More “shorty” topics; these are set #5, due by email Sunday night, October 7th. As always, send to Bonnie if you’re registered for PHI 632 and to Ron if you’re registered for PHI 652, and find more information is on the Shorties Page. (Remember, the Railton is continuing into this week, and we’re doing the Seneca and Kekes pieces, but the Annas and Kraut are being pushed back one week.)
- After rejecting the notion that pleasure is the highest good, Seneca characterizes Epicurus’ teachings as “upright and holy.” How do the views of Epicurus and Seneca differ, if at all?
- Both Kekes and Seneca reject the view that happiness is getting what you want. Explain and compare their views on this issue.
- According to Kekes, “…a man is extremely unlikely to have a happy life without having a more or less clearly formed view about what his life should be.” (181) Explain his reasons for thinking this. According to Gilbert, the notion of a rational life-plan as a constitutive part of having a happy life is in serious conflict with what we know about human psychology. Who do you think is right, and why?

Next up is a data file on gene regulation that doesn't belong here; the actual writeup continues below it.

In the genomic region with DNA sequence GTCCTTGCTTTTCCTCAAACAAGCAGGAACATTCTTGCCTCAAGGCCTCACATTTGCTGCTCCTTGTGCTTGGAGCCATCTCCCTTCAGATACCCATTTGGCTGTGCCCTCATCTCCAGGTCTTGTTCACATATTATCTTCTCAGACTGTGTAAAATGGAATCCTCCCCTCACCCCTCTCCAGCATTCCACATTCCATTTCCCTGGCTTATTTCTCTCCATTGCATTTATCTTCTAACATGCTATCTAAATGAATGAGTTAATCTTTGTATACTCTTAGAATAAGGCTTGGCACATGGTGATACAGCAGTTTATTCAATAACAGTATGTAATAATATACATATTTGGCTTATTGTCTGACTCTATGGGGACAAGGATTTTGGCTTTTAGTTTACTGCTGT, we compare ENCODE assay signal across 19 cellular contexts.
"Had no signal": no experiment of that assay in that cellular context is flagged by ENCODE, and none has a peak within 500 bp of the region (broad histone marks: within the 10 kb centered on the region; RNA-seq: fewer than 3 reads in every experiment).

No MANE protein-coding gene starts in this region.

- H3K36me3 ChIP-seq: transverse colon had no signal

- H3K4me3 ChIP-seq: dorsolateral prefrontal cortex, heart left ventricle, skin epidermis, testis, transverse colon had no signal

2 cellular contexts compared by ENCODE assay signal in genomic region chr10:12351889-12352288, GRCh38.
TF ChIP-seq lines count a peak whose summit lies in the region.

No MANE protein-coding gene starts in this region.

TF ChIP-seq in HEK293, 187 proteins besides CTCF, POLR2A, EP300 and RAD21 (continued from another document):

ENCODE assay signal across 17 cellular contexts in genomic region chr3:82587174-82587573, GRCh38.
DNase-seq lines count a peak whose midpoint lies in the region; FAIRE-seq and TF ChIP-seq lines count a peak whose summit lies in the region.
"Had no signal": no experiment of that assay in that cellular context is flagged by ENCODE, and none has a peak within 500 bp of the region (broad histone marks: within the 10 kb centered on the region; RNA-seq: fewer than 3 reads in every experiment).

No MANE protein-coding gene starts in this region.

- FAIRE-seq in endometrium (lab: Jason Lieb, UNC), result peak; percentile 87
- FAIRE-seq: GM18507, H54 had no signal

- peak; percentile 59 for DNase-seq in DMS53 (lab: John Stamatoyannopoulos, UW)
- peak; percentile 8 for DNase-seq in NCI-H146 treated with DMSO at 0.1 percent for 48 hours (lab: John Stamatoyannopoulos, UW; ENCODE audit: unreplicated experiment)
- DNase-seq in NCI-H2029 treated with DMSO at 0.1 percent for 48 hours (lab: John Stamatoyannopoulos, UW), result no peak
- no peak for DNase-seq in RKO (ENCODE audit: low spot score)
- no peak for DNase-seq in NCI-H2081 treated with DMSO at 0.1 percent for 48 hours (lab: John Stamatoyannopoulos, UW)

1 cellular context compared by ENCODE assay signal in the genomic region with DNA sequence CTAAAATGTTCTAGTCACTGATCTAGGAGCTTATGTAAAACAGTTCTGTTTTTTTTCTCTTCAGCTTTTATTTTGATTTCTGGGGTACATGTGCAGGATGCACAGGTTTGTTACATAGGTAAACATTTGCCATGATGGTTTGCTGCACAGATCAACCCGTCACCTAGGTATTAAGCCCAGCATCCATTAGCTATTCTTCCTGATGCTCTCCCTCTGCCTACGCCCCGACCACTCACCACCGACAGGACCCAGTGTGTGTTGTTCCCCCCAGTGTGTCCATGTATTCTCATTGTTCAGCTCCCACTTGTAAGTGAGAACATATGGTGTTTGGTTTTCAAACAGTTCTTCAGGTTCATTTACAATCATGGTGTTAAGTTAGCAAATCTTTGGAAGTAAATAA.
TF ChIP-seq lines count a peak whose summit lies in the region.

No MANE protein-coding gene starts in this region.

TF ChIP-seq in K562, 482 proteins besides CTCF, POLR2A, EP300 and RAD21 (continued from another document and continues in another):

- Kekes suggests that hedonism is either trivially true or false. Explain his view. Could a sophisticated hedonist give a plausible response?
- Kekes’ rejection of the single-minded pursuit of one end seems to imply that someone passionately devoted to something — excelling in art, philosophy, science, or a sport, for example — could never be happy. Is this a defect of his account? Why or why not?
- What is the role of luck, if any, in Kekes’ architectonic conception of happiness?
- Kekes gives two ways in which a person might be mistaken about whether her life is happy. What are they? Does either of these ways pertain to the example Sumner gives of the woman married to a faithless husband? Suppose he was an incredibly good liar so that his wife’s belief that he was faithful was a reasonable one. On Kekes’ account, should we say that the woman was happy during the years she was unaware of his dual life?
- According to Kekes, a happy man may be immoral. Is this claim consistent with his overall view? Why or why not?
- How is Railton’s “delta meter” example supposed to account for some of the data about subjective well-being? Do you think this account is successful? Why or why not?